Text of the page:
This album really represents faith. There’s a lot of things that happen in life that might challenge you. For example, at the top of 2012, I was diagnosed with kidney failure, and through it all, we’ve recorded an album and we’ve toured. I just got back from Europe in February and I’m still on dialysis, so I’m still looking for a kidney. So you know, that was the huge part of it for me, because when my kidneys failed, I thought “wow, what’s going to happen to my career?”
Honestly, I think I’ve strived harder creatively since it’s happened. It’s all about faith.
How different is your approach to a Blackalicious album vs. a solo album?
Chief Xcel and I have a chemistry. Musically, he thinks the same way I do lyrically – so it’s very easy. Once we start going, we get into a zone, and we ride that zone out. With other producers, I have to learn how they make their music, their techniques, their style and adapt to what they’re doing.
You’ve been in the game since the late 80’s, what keeps you guys motivated?
We’re fans of not only hip-hop but music in general. We’re always keeping our ears on what’s coming out, what’s happening in music and where the music is going. We study everybody, and we study all things music and it keeps us motivated. It keeps us wanting to raise our bar. It keeps us wanting to make albums that will stand out – and I think for us, something like that never gets old.
Why did you guys choose a crowdsourcing platform for selling Imani?
It’s a different time; it’s the internet era. The way people put records out now, compared to how people put out records in the 90s, is entirely different. There’s Instagram, Twitter, Facebook, and so many other ways to put out music. The cool thing about it is that you have direct access to all of your fans worldwide, so I think that makes the situation better for artists who have a fan base.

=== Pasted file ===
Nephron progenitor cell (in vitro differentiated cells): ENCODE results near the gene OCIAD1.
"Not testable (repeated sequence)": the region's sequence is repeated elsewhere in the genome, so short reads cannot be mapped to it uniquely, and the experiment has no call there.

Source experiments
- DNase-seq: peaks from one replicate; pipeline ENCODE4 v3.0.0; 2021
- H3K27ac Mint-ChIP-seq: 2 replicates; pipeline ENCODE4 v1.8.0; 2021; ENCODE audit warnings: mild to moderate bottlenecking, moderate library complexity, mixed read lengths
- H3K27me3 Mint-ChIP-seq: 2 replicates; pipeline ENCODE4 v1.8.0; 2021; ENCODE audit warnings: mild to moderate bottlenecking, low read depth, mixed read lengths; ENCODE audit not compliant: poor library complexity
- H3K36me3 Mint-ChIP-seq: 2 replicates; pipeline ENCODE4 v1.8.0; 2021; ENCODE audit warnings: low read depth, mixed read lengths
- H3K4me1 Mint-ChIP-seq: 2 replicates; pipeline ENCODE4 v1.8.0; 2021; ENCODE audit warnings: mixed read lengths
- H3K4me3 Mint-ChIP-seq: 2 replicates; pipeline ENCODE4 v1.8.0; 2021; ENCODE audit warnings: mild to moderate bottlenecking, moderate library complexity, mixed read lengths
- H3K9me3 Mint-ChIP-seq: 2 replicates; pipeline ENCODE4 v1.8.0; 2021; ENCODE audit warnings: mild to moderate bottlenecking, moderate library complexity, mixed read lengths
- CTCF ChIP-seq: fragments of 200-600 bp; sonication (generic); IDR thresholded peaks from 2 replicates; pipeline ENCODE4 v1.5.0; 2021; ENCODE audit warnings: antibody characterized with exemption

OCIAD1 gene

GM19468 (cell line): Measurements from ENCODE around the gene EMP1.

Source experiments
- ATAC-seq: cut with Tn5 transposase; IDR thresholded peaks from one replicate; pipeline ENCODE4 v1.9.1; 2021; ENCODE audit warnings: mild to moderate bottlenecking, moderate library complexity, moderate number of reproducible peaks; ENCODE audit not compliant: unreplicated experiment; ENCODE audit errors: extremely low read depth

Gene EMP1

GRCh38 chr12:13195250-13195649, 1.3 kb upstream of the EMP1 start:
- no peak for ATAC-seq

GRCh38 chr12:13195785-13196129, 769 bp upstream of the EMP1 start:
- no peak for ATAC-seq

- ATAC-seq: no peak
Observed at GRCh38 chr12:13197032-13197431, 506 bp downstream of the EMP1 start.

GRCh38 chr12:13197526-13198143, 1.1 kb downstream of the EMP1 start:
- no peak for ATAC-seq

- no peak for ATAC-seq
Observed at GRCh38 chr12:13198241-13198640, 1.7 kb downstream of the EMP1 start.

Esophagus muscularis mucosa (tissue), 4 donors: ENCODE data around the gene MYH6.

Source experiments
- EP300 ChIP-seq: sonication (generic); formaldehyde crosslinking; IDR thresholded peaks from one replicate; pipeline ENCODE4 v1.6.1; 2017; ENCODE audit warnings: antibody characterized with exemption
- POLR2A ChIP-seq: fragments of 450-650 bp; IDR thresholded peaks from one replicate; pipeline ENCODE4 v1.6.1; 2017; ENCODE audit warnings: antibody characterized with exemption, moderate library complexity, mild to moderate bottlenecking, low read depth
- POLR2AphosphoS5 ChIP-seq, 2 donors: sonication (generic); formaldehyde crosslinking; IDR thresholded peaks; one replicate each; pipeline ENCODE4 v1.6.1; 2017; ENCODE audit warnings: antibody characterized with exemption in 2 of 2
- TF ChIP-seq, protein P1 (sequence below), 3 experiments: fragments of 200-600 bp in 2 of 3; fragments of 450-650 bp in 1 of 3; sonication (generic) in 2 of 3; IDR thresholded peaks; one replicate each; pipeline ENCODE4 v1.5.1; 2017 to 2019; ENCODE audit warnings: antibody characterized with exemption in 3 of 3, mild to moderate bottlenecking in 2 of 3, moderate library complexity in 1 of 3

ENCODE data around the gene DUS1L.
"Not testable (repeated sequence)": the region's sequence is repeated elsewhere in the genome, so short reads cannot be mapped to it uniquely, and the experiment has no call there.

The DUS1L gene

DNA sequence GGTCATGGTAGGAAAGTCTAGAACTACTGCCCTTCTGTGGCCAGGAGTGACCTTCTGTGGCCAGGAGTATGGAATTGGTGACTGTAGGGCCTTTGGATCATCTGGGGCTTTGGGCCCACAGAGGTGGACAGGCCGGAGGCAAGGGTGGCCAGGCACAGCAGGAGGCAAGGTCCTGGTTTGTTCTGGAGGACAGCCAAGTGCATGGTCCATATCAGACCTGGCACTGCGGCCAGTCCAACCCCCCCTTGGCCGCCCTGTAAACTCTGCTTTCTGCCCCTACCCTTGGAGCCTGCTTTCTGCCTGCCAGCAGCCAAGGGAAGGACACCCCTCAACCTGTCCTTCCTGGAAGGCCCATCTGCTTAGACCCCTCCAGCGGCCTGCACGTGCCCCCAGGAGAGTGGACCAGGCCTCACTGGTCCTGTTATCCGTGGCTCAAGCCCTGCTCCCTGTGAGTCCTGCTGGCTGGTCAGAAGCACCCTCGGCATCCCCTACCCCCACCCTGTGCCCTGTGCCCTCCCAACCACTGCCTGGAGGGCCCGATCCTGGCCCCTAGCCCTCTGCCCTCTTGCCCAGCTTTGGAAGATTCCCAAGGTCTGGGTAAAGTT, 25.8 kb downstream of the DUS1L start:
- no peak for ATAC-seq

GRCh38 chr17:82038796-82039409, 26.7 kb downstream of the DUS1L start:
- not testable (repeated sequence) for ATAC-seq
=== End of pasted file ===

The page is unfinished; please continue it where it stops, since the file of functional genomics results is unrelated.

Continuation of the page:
Absolutely, for example, look at De La Soul. I think they raised over $650 thousand for their new project.
Oh, my god that’s some serious change! You could even look at what Nipsey Hussle did; it’s so brilliant putting out a thousand copies of a mixtape, selling them for a hundred each and making a hundred thousand dollars. It’s a good time to be an artist if you got the business part down. It’s a great time to be a creative person.
Are there any new artists that you’re feeling right now?
Kendrick Lamar, Drake, Homeboy Sandman, Action Bronson…
Nobody has ever said Homeboy Sandman; I love Homeboy Sandman.
Homeboy Sandman is incredible man.
He’s the truth!
Yeah! Also, Chance the Rapper. What I like now is there is a variety of underground artists. Five years ago, I wouldn’t have said that It seemed like there was no underground, like everything was one way, everything was mainstream. I feel that there’s a rising underground scene now. Danny Brown, Schoolboy Q… The list goes on, you know?
Here’s the last question for you: I haven’t heard the album in its entirety yet, but I’m assuming that I’ll love it, so when can we expect the next volume?
[laughs] The first volume will be released August 14, and the next volume will be released sometime in 2016.
Yeah, and the third volume will be out before 2018.
Have you already started to work on the next one?
We’ve already got the direction for it. We just love making music bro… We love making music.